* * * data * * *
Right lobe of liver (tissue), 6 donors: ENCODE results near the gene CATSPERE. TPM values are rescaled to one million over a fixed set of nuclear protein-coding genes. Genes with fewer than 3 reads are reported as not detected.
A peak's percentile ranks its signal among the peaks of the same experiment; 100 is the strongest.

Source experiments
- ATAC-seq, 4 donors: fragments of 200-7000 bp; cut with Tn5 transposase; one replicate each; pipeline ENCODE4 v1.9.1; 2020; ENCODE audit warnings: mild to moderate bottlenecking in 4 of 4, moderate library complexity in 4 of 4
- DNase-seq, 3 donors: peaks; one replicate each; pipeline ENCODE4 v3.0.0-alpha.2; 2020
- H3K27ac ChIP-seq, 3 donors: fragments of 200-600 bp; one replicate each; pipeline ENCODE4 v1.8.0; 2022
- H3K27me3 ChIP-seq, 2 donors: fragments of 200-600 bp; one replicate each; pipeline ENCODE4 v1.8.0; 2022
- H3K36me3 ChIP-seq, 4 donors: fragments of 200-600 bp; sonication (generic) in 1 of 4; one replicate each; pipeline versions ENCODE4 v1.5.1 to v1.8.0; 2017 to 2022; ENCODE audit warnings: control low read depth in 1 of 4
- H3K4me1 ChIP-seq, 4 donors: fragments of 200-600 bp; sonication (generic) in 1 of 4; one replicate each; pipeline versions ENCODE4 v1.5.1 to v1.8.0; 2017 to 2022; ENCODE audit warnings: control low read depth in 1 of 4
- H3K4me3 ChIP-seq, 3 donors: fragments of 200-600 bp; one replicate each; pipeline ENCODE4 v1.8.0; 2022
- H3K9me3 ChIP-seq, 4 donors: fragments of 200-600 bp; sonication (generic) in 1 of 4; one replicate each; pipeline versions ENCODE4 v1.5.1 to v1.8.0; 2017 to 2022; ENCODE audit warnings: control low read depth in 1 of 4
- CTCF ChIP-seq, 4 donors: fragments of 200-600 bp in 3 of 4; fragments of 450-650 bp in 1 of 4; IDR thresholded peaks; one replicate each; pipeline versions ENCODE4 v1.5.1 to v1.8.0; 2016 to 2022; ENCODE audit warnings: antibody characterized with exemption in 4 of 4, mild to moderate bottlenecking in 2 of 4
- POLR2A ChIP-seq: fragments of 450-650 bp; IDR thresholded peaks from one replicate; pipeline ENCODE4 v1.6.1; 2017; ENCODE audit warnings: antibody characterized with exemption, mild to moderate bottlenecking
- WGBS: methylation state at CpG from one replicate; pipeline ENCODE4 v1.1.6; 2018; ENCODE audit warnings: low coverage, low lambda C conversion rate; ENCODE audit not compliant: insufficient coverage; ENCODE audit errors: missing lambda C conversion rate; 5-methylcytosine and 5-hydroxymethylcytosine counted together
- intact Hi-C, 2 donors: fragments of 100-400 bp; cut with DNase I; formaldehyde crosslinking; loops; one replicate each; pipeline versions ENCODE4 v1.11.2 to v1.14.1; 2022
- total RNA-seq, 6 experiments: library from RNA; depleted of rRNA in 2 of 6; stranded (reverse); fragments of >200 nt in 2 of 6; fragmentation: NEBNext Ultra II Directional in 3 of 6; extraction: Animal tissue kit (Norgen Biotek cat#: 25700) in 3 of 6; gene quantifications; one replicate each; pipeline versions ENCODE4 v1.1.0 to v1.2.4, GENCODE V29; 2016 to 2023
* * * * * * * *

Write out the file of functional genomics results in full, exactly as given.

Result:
Right lobe of liver (tissue), 6 donors: ENCODE results near the gene CATSPERE. TPM values are rescaled to one million over a fixed set of nuclear protein-coding genes. Genes with fewer than 3 reads are reported as not detected.
A peak's percentile ranks its signal among the peaks of the same experiment; 100 is the strongest.

Source experiments
- ATAC-seq, 4 donors: fragments of 200-7000 bp; cut with Tn5 transposase; one replicate each; pipeline ENCODE4 v1.9.1; 2020; ENCODE audit warnings: mild to moderate bottlenecking in 4 of 4, moderate library complexity in 4 of 4
- DNase-seq, 3 donors: peaks; one replicate each; pipeline ENCODE4 v3.0.0-alpha.2; 2020
- H3K27ac ChIP-seq, 3 donors: fragments of 200-600 bp; one replicate each; pipeline ENCODE4 v1.8.0; 2022
- H3K27me3 ChIP-seq, 2 donors: fragments of 200-600 bp; one replicate each; pipeline ENCODE4 v1.8.0; 2022
- H3K36me3 ChIP-seq, 4 donors: fragments of 200-600 bp; sonication (generic) in 1 of 4; one replicate each; pipeline versions ENCODE4 v1.5.1 to v1.8.0; 2017 to 2022; ENCODE audit warnings: control low read depth in 1 of 4
- H3K4me1 ChIP-seq, 4 donors: fragments of 200-600 bp; sonication (generic) in 1 of 4; one replicate each; pipeline versions ENCODE4 v1.5.1 to v1.8.0; 2017 to 2022; ENCODE audit warnings: control low read depth in 1 of 4
- H3K4me3 ChIP-seq, 3 donors: fragments of 200-600 bp; one replicate each; pipeline ENCODE4 v1.8.0; 2022
- H3K9me3 ChIP-seq, 4 donors: fragments of 200-600 bp; sonication (generic) in 1 of 4; one replicate each; pipeline versions ENCODE4 v1.5.1 to v1.8.0; 2017 to 2022; ENCODE audit warnings: control low read depth in 1 of 4
- CTCF ChIP-seq, 4 donors: fragments of 200-600 bp in 3 of 4; fragments of 450-650 bp in 1 of 4; IDR thresholded peaks; one replicate each; pipeline versions ENCODE4 v1.5.1 to v1.8.0; 2016 to 2022; ENCODE audit warnings: antibody characterized with exemption in 4 of 4, mild to moderate bottlenecking in 2 of 4
- POLR2A ChIP-seq: fragments of 450-650 bp; IDR thresholded peaks from one replicate; pipeline ENCODE4 v1.6.1; 2017; ENCODE audit warnings: antibody characterized with exemption, mild to moderate bottlenecking
- WGBS: methylation state at CpG from one replicate; pipeline ENCODE4 v1.1.6; 2018; ENCODE audit warnings: low coverage, low lambda C conversion rate; ENCODE audit not compliant: insufficient coverage; ENCODE audit errors: missing lambda C conversion rate; 5-methylcytosine and 5-hydroxymethylcytosine counted together
- intact Hi-C, 2 donors: fragments of 100-400 bp; cut with DNase I; formaldehyde crosslinking; loops; one replicate each; pipeline versions ENCODE4 v1.11.2 to v1.14.1; 2022
- total RNA-seq, 6 experiments: library from RNA; depleted of rRNA in 2 of 6; stranded (reverse); fragments of >200 nt in 2 of 6; fragmentation: NEBNext Ultra II Directional in 3 of 6; extraction: Animal tissue kit (Norgen Biotek cat#: 25700) in 3 of 6; gene quantifications; one replicate each; pipeline versions ENCODE4 v1.1.0 to v1.2.4, GENCODE V29; 2016 to 2023